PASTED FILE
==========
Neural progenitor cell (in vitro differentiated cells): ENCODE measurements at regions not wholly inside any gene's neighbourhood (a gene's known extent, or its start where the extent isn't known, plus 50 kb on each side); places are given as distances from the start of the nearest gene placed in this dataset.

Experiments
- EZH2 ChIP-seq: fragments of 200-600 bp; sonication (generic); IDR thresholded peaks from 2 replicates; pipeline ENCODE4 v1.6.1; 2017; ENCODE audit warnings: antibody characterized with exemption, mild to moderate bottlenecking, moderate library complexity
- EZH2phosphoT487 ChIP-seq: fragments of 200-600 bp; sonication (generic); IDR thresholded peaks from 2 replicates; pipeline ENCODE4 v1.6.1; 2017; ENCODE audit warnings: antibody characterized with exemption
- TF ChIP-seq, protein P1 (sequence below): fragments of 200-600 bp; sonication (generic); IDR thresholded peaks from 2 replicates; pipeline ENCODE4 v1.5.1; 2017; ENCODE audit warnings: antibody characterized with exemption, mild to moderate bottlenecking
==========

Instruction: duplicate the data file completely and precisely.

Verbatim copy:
Neural progenitor cell (in vitro differentiated cells): ENCODE measurements at regions not wholly inside any gene's neighbourhood (a gene's known extent, or its start where the extent isn't known, plus 50 kb on each side); places are given as distances from the start of the nearest gene placed in this dataset.

Experiments
- EZH2 ChIP-seq: fragments of 200-600 bp; sonication (generic); IDR thresholded peaks from 2 replicates; pipeline ENCODE4 v1.6.1; 2017; ENCODE audit warnings: antibody characterized with exemption, mild to moderate bottlenecking, moderate library complexity
- EZH2phosphoT487 ChIP-seq: fragments of 200-600 bp; sonication (generic); IDR thresholded peaks from 2 replicates; pipeline ENCODE4 v1.6.1; 2017; ENCODE audit warnings: antibody characterized with exemption
- TF ChIP-seq, protein P1 (sequence below): fragments of 200-600 bp; sonication (generic); IDR thresholded peaks from 2 replicates; pipeline ENCODE4 v1.5.1; 2017; ENCODE audit warnings: antibody characterized with exemption, mild to moderate bottlenecking